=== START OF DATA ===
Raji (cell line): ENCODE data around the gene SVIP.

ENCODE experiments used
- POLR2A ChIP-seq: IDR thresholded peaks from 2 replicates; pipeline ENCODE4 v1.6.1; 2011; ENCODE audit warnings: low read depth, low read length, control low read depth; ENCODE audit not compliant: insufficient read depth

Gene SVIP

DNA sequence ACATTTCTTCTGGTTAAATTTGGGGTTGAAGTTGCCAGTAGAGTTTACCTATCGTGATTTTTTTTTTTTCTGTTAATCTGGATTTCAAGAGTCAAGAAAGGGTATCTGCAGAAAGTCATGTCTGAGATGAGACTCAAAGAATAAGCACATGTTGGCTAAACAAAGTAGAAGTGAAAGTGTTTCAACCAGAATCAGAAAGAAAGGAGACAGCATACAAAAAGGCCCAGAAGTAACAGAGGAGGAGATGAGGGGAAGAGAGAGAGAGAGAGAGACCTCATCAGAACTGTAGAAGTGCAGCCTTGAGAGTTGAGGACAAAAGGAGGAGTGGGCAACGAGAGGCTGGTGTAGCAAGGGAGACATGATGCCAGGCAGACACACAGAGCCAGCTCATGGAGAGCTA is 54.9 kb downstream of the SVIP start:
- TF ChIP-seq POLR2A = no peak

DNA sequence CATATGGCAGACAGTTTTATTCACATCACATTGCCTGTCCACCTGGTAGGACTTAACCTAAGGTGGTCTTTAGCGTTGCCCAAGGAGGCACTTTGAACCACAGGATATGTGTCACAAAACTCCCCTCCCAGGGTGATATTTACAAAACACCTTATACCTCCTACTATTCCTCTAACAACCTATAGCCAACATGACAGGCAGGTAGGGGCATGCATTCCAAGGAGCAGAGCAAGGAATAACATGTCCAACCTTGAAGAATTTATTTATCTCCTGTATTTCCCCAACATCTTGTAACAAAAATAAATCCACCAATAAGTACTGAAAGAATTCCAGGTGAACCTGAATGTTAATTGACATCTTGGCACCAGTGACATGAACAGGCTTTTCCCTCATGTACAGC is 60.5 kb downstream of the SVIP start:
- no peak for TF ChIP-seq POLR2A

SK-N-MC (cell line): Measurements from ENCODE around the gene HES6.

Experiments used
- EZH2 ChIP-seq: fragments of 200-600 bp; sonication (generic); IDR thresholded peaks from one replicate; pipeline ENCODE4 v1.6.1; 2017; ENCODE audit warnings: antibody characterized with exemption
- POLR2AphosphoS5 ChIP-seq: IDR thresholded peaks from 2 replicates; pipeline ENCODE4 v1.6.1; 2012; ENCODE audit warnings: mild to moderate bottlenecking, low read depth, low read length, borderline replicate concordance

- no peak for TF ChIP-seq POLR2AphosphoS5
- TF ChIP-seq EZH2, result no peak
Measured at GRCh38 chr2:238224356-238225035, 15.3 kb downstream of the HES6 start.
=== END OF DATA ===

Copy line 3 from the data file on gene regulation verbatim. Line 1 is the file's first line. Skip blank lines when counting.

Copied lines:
- POLR2A ChIP-seq: IDR thresholded peaks from 2 replicates; pipeline ENCODE4 v1.6.1; 2011; ENCODE audit warnings: low read depth, low read length, control low read depth; ENCODE audit not compliant: insufficient read depth